The Centre has banned the export of broken rice, mostly used as animal feed and as a component for ethanol production, in view of the domestic demand and production scenario of rice. The export of broken rice had increased by 4178% during the months between April 2022 and August 2022 compared to same months of 2019. The export is mainly to China, Senegal, Vietnam, Djibouti and Indonesia. The country exported about 21.31 lakh metric tonnes of broken rice in the last five months.
Justifying the reason to ban export, Secretary, Department of Food and Public Distribution (DFPD) Sudhanshu Pandey said here on Friday that the move would ensure adequate availability of broken rice for consumption by domestic poultry industry and for other animal feedstock; and to produce ethanol for successful implementation of Ethanol Blending Programme.
Mr. Pandey added that the country was likely to witness a shortfall of about 6% in area and production of paddy during the ongoing kharif season. “The final area for Kharif in 2021 was 403.58 lakh hectares. So far, an area of 325.39 lakh hectares has been covered. In domestic production 60 to 70 lakh metric tonnes [LMT] estimated production loss is anticipated but due to good monsoon rains in some pockets, the production loss may reduce to 40 to 50 LMT, however, this would be at par with last year’s production,” Mr. Pandey said.
Approximately 50 to 60 LMT of broken rice is produced annually in India, which is mainly used as poultry feed and feed for other animals. It is also used as a feedstock by the grain-based distilleries for producing ethanol, which is used for blending with petrol. “There has been a rise in global demand for broken rice due to geo-political scenario which has impacted price movement of commodities, including those related to animal feed. The export of broken rice has increased by more than 43 times in past four years. About 21.31 LMT of broken rice was exported from April-August, 2022 compared to 0.41 LMT in the same period in 2018-19,” Mr. Pandey said.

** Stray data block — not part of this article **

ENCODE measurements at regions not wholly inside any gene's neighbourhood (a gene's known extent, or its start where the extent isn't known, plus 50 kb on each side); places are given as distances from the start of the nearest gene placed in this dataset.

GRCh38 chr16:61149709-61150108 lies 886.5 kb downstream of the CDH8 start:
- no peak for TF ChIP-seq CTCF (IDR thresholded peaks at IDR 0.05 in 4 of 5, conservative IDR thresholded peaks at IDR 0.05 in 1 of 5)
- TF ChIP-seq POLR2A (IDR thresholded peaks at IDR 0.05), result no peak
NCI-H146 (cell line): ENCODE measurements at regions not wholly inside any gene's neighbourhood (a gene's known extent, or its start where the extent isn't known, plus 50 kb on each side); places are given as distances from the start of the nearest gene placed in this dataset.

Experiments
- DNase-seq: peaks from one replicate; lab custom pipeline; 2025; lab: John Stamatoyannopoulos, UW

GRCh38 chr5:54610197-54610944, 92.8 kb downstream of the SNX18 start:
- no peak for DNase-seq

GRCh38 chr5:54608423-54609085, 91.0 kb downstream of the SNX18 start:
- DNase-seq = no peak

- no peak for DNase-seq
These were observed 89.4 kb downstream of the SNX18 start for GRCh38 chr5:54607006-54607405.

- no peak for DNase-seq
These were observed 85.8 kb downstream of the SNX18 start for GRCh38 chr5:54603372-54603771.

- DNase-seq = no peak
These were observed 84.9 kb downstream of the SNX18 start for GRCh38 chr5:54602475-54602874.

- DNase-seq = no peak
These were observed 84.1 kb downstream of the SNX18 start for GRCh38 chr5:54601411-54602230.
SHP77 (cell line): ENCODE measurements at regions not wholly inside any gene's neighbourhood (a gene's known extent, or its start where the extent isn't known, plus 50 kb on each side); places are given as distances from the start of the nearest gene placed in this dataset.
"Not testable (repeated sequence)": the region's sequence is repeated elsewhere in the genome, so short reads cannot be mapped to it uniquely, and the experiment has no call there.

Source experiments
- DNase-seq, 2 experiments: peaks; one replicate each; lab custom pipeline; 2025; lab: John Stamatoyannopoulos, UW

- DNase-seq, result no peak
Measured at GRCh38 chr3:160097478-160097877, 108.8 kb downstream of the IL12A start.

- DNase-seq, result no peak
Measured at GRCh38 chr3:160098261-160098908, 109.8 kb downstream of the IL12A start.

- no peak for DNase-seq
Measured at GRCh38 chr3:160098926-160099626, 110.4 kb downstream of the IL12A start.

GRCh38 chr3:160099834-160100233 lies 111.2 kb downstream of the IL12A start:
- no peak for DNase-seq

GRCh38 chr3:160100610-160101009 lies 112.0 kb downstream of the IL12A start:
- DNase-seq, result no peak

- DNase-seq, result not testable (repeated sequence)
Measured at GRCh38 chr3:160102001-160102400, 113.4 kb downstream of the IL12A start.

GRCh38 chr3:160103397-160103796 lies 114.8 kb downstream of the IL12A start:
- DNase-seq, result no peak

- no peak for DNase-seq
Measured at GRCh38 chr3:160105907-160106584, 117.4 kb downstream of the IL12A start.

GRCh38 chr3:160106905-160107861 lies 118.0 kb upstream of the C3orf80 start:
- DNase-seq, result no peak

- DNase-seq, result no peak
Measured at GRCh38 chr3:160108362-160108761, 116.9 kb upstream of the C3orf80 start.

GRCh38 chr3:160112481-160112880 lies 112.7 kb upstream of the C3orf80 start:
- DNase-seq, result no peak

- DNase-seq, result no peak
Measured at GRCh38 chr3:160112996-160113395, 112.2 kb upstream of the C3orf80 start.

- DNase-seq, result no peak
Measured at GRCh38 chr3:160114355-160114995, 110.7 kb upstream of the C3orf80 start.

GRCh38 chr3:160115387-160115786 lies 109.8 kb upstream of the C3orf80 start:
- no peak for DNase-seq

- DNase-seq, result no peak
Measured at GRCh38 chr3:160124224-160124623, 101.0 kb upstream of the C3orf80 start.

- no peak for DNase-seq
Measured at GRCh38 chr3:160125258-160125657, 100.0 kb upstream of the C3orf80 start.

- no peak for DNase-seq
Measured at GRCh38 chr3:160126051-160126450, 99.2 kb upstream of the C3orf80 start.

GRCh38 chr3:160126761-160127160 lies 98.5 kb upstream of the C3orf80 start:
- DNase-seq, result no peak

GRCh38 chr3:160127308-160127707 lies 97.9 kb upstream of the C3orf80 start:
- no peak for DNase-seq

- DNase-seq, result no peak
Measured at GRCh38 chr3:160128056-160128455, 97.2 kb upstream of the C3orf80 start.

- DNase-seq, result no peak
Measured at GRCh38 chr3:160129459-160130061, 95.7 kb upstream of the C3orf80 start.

He said in the current Ethanol Season Year, against the contracted quantity of 36 crore litres, only about 16.36 crore litres (August 21) had been supplied by distilleries due to low availability of broken rice for ethanol production. Also, domestic price of broken rice, which was ₹16 for a kilogram in the open market had increased to about ₹22 per kilogram in States because of exports due to higher international prices. “Poultry sector and animal husbandry farmers were impacted the most due to price hike of feed ingredients as about 60-65% inputs cost for poultry feed comes from broken rice and any increase in prices will be reflected in poultry products like milk, egg, meat etc,” he said.
Mr. Pandey said the domestic prices of rice were also showing increasing trend and it might continue to increase due to low production forecast and 11% increase in export of non-basmati rice. He added that the Centre had not made any changes in the policy relating to the export of par-boiled rice, basmati rice so that farmers continue to get good remunerative prices.